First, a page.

A Clean Sheet Career: Sweden’s 27-year-old Bosnian-born Politician

The youngest minister in Swedish history, Aida Hadzialic, has spoken eloquently on hard work, hope, and being inspired by watching her Bosnian parents start again from scratch.

A pale blue surrounds the cautiously grinning woman. Wearing a beige top, a young dark haired woman is crossing her arms. This is the cover of a November issue of Dagens Industri, one of the most widely read newspapers in Sweden.

The woman on the cover is Aida Hadzialic, a 27 year old politician from Sweden’s Social Democratic Party. At the age of 23, Aida already occupied a high office in local politics: she worked as “kommunråd” — a councillors with executive responsibilities — in Halmstad, the Swedish town she grew up in. “At an early age, Aida was considerably determined,” said local politician Ingegerd Sahlström, who knew Hadzialic as youth politician. Hadzialic reached the 10th place in  the 2013 selection of 101 ‘super talented Swedes’ in the Swedish business journal Veckans Affärer. One year later, she became Sweden’s Minister of Education.  Her objective: making sure that Sweden has the best schools in the world. According to Swedish radio broadcaster “Sveriges Radio”, Hadzialic is the youngest minister in the country’s history.

Aida Hadzialic was born in 1987 in Foča, today’s Bosnia and Herzegovina and former republic of the now defunct Yugoslavia. A few days before the war erupted in Bosnia and Herzegovina in 1992, she was crossing a bridge with her uncle. A man approached the two and asked whether they had heard about the outbreak of war in Croatia. “This could never happen here,” answered her uncle. “But shortly afterwards the war came to Bosnia and Herzegovina and we were obliged to flee,” Hadzialic recalled in an interview with Swedish newspaper Hallandsposten in March 2014. She was five years old at the time. The Hadzialics’ flight ended in Sweden, where they found their new hometown in Halmstad.

From this experience as a refugee, Hadzialic has managed to turn her suffering and the losses she experienced due to the Bosnian War into a source of inner strength and creative energy. Her career illustrates the sentence by Jewish philosopher Vilém Flusser in his essay Exil und Kreativität (Exile and Creativity) that “history is not written by the expellers, but by the expelled.”  When an interviewer wanted to know where Aida Hadzialic gets her drive from, her answer was linked to her fate as an expelled person, an existential experience: “My parents. They lost everything and started from scratch.”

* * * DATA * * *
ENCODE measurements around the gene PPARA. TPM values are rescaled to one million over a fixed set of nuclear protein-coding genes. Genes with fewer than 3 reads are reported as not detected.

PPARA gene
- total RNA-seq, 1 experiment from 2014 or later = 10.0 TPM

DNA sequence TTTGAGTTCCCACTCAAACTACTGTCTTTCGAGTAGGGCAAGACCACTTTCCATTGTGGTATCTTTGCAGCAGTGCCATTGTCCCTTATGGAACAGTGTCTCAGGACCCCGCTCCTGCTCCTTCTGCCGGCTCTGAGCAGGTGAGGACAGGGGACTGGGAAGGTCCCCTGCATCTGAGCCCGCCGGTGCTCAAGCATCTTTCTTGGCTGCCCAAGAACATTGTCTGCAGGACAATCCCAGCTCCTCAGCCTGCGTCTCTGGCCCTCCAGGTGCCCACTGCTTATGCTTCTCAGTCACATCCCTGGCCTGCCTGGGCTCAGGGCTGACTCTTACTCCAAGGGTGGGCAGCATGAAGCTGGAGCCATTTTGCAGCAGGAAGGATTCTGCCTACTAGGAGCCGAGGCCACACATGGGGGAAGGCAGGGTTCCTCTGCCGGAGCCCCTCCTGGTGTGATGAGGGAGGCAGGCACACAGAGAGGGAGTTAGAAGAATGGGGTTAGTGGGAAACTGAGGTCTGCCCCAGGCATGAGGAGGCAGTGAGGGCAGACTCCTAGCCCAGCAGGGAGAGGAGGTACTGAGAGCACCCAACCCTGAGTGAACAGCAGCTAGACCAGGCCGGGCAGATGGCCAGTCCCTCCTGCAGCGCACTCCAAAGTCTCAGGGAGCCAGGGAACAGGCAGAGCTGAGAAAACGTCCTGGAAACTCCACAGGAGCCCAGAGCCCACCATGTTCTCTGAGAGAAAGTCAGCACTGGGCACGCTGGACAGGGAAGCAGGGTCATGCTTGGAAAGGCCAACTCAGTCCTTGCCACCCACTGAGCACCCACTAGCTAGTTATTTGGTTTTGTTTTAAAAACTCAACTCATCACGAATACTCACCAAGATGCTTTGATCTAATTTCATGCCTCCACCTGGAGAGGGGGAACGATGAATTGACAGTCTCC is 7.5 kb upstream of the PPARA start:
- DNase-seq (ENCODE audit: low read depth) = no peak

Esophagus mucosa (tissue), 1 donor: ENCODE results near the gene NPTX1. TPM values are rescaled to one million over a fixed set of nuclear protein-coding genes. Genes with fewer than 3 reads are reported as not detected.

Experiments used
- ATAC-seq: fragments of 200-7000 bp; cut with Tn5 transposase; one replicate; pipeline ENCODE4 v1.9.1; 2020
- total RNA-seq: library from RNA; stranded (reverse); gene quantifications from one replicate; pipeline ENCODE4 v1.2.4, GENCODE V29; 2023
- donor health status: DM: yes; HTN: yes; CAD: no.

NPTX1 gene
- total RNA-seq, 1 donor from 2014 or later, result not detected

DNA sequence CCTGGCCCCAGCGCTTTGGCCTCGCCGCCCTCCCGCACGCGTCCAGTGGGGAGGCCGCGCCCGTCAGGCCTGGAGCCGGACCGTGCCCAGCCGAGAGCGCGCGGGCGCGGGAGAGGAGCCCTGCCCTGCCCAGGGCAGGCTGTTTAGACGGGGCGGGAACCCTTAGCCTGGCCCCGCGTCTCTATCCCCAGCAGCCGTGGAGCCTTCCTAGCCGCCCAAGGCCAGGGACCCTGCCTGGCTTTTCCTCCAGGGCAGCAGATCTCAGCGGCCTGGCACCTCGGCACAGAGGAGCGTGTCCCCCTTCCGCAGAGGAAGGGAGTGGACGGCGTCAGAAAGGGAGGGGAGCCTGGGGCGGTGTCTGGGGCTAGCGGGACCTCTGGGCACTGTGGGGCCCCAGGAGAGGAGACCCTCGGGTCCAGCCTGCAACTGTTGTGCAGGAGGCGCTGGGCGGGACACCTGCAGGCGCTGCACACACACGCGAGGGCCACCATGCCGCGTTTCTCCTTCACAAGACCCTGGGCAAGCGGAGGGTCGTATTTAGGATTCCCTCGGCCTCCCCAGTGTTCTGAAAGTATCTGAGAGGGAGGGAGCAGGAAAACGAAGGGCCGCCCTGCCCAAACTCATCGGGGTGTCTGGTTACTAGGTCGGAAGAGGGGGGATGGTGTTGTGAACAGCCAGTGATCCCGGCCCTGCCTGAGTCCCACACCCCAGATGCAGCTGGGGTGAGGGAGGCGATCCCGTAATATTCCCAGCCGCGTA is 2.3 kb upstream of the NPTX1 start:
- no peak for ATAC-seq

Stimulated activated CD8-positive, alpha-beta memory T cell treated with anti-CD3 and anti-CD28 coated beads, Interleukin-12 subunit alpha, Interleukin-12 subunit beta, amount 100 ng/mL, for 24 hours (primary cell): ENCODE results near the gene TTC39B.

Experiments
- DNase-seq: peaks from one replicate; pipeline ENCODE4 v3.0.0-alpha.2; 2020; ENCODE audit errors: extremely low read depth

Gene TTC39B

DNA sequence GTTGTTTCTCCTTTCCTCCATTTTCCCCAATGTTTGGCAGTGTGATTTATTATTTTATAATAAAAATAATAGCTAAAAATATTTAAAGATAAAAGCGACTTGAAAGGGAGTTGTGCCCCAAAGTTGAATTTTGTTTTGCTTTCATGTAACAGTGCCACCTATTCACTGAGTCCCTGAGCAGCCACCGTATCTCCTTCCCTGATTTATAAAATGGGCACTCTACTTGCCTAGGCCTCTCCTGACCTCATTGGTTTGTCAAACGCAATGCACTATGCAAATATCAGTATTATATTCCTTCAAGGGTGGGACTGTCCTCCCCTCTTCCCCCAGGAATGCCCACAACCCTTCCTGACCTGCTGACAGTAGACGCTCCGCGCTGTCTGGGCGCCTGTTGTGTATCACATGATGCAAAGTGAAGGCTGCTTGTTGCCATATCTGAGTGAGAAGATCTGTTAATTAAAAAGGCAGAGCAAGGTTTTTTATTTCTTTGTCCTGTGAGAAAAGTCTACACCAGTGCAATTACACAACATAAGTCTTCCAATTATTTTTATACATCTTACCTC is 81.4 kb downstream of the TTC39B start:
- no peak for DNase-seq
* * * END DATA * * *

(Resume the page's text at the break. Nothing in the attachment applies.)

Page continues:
Photo credit: Socialdemokraterna Halmstad/flickr
Photo credit: Socialdemokraterna Halmstad/flickr

“Determined, well-informed and also too fussy, sometimes,” are the three adjectives Hadzialic used to characterize herself. That sounds quite ordinary for an ambitious person. And somehow Hadzialic is ordinary. She did what so many students with a migratory background do in the rich countries of Europe: they study in a city not too far from their parents’ house. The Hadzialics’ Swedish hometown is Halmstad; Aida studied law in Lund. A train, which brings you in 1 hour and 35 minutes from one place to the other, links the cities, and the law student spent a lot of time taking that train.

A major reason she had for enrolling at Lund University was her political career in Halmstad, despite the fact that Hadzialic finished her International Baccalaureate (IB) as a valedictorian, attaining 41 points in her IB (prestigious universities like Oxford or Cambridge require 39 points for admission).

When asked about her most adventurous life experience, Aida replied: “I chose to engage myself politically, and didn’t realize at that time that it would influence my life that much.” As if her life were to be free of even the lightest peccadillos. Later, she addressed the issue of how her flight from Foča affected her, explaining that it made her a social democrat. As if the first thing coming to your mind when thinking about a main intersection point of your life is the political implication this crucial event had.

In the meantime, Hadzialic’s own decisions about her professional life now have far-reaching consequences. They will especially affect Sweden’s youth. At the age of 27, she achieved a political vertical take-off. So far, she has been careful not to reveal delicate information about herself, or her weak points. Maybe it is because of her existential experience — the flight and the start from scratch in a new country — which has taught her to opt for stability and to dodge uncertainty. If so, that pale blue, that cautious grin and that arm-crossing on the cover of Dagens Industri are what symbolize Aida Hadzialic’s clean-sheet career best.


Cover photo credit: Socialdemokraterna Halmstad/flickr

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Adem Ferizaj

Adem was born in Kosovo, raised in Germany, and is studying international relations at Sciences Po. He has written for the newspaper Franz Kafka wrote for in his time. He also writes for Kosovo 2.0.